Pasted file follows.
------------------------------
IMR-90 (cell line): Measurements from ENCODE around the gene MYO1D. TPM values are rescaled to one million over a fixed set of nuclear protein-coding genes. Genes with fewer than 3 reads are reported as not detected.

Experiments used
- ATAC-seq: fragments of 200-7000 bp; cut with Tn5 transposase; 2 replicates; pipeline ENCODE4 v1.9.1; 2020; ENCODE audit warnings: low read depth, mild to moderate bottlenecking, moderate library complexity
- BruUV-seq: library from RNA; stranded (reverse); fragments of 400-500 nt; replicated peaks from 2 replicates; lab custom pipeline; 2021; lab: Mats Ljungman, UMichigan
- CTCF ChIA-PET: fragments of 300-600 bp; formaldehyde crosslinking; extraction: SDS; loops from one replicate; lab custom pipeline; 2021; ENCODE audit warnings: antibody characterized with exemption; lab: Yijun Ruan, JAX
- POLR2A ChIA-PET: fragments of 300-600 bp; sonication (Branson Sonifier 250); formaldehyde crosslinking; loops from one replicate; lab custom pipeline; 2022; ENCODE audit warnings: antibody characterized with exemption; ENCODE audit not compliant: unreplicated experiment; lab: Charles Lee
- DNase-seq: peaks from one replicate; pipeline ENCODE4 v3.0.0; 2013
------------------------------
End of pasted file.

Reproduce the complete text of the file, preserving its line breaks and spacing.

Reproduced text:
IMR-90 (cell line): Measurements from ENCODE around the gene MYO1D. TPM values are rescaled to one million over a fixed set of nuclear protein-coding genes. Genes with fewer than 3 reads are reported as not detected.

Experiments used
- ATAC-seq: fragments of 200-7000 bp; cut with Tn5 transposase; 2 replicates; pipeline ENCODE4 v1.9.1; 2020; ENCODE audit warnings: low read depth, mild to moderate bottlenecking, moderate library complexity
- BruUV-seq: library from RNA; stranded (reverse); fragments of 400-500 nt; replicated peaks from 2 replicates; lab custom pipeline; 2021; lab: Mats Ljungman, UMichigan
- CTCF ChIA-PET: fragments of 300-600 bp; formaldehyde crosslinking; extraction: SDS; loops from one replicate; lab custom pipeline; 2021; ENCODE audit warnings: antibody characterized with exemption; lab: Yijun Ruan, JAX
- POLR2A ChIA-PET: fragments of 300-600 bp; sonication (Branson Sonifier 250); formaldehyde crosslinking; loops from one replicate; lab custom pipeline; 2022; ENCODE audit warnings: antibody characterized with exemption; ENCODE audit not compliant: unreplicated experiment; lab: Charles Lee
- DNase-seq: peaks from one replicate; pipeline ENCODE4 v3.0.0; 2013